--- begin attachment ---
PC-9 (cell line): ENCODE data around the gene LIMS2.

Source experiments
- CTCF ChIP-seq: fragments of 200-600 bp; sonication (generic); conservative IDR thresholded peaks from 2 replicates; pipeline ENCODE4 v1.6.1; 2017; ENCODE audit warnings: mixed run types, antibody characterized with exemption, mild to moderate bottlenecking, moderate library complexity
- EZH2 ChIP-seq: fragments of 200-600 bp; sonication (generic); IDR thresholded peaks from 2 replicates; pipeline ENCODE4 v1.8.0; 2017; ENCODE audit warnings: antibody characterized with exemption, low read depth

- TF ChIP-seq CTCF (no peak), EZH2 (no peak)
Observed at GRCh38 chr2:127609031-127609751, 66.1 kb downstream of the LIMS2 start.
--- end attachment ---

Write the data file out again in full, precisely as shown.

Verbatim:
PC-9 (cell line): ENCODE data around the gene LIMS2.

Source experiments
- CTCF ChIP-seq: fragments of 200-600 bp; sonication (generic); conservative IDR thresholded peaks from 2 replicates; pipeline ENCODE4 v1.6.1; 2017; ENCODE audit warnings: mixed run types, antibody characterized with exemption, mild to moderate bottlenecking, moderate library complexity
- EZH2 ChIP-seq: fragments of 200-600 bp; sonication (generic); IDR thresholded peaks from 2 replicates; pipeline ENCODE4 v1.8.0; 2017; ENCODE audit warnings: antibody characterized with exemption, low read depth

- TF ChIP-seq CTCF (no peak), EZH2 (no peak)
Observed at GRCh38 chr2:127609031-127609751, 66.1 kb downstream of the LIMS2 start.